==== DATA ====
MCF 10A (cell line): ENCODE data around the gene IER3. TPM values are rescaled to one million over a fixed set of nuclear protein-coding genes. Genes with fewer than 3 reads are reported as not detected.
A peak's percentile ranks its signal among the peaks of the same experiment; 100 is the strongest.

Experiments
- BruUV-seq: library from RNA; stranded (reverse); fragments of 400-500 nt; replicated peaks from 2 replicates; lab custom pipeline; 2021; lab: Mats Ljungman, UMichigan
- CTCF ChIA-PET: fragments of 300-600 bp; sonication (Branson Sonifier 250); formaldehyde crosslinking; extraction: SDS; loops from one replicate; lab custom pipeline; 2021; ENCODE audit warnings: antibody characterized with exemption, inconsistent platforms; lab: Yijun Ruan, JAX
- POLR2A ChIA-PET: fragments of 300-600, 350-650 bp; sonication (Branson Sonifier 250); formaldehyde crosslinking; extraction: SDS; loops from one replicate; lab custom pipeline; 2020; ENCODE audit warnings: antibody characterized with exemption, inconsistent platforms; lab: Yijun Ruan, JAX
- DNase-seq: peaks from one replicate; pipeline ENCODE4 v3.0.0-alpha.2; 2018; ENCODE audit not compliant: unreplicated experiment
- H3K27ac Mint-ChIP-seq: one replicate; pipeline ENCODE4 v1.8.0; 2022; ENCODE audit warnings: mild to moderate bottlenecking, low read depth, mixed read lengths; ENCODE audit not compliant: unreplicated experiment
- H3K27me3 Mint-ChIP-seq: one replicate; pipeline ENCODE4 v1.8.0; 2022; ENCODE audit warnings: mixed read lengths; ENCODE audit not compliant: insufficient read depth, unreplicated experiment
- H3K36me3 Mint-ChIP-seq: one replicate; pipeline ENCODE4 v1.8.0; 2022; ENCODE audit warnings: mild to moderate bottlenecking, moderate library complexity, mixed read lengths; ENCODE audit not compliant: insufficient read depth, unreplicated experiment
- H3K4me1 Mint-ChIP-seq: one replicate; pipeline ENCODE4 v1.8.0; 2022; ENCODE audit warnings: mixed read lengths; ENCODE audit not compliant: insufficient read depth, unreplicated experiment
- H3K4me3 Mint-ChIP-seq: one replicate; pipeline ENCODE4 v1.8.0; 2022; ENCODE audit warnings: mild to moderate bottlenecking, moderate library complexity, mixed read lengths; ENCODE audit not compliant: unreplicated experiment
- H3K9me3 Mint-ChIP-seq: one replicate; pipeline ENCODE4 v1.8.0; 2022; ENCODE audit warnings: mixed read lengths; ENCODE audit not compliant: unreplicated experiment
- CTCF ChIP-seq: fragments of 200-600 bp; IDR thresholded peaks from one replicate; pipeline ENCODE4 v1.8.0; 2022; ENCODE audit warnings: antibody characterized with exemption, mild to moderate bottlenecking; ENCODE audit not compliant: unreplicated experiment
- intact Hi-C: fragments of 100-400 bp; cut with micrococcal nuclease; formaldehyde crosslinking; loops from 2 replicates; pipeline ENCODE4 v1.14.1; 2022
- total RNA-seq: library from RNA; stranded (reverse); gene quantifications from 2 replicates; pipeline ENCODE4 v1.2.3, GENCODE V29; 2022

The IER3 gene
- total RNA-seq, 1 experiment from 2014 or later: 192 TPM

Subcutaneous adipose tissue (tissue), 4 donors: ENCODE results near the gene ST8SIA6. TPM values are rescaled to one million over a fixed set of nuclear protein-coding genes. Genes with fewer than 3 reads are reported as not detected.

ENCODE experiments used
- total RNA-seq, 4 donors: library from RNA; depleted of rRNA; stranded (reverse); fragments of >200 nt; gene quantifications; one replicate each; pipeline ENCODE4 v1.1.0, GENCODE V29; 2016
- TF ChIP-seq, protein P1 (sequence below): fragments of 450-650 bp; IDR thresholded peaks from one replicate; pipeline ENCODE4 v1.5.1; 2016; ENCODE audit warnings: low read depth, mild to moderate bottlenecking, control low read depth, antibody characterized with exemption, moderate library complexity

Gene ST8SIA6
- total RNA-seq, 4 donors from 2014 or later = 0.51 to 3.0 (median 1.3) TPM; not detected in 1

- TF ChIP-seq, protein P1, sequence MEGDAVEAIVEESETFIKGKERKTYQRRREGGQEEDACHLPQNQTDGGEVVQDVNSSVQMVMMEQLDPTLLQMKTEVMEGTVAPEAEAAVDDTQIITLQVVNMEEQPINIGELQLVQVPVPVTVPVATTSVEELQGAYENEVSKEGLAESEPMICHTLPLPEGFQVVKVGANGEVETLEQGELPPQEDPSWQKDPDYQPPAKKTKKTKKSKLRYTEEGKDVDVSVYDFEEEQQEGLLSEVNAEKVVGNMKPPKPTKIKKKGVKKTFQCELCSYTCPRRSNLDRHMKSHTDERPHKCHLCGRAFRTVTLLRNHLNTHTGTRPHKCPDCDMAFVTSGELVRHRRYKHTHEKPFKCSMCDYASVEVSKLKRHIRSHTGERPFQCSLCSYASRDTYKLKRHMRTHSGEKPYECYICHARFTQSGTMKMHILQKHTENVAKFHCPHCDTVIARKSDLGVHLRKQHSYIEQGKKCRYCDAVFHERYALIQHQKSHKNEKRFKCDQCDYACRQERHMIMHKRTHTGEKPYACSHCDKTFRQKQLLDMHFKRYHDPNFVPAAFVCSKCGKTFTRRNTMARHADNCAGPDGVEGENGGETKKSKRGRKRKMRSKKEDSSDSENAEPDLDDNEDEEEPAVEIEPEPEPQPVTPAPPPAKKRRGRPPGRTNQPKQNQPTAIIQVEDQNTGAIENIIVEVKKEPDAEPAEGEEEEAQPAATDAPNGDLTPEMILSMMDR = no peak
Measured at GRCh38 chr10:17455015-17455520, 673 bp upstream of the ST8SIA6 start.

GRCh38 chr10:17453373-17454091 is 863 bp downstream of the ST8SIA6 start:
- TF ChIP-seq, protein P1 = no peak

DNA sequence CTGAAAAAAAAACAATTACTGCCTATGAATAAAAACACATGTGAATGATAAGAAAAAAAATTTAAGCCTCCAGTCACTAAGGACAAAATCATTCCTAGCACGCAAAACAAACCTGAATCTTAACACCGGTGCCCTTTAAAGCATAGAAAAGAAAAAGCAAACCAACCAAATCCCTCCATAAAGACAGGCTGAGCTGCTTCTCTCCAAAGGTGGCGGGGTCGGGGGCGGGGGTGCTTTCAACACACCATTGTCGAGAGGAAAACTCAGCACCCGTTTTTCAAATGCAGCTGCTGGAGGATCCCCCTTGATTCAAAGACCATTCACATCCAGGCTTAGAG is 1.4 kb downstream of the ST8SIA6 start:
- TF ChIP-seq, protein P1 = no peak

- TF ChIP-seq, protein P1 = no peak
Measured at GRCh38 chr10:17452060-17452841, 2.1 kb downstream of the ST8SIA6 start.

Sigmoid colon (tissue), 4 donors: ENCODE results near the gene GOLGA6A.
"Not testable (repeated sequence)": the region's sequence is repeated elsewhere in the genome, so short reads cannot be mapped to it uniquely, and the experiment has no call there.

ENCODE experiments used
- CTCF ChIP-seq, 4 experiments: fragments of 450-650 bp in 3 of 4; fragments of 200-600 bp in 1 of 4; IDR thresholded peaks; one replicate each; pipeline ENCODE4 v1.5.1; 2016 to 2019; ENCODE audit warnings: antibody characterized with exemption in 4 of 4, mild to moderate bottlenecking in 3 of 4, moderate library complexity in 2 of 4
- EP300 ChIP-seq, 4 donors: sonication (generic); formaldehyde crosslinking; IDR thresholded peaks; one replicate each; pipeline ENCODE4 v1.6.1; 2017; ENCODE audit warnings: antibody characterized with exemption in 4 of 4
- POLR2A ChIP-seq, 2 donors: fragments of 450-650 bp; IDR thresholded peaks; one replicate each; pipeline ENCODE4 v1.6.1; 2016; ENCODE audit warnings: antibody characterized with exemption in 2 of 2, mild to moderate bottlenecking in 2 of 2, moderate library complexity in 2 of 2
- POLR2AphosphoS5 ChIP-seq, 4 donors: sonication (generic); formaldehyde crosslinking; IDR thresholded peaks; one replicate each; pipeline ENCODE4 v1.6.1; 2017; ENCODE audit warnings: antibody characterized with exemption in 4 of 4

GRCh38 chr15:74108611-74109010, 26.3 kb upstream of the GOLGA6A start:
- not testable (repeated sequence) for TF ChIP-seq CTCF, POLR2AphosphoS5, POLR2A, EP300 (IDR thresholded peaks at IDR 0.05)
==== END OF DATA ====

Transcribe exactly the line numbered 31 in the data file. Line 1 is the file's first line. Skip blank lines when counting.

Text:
- TF ChIP-seq, protein P1 = no peak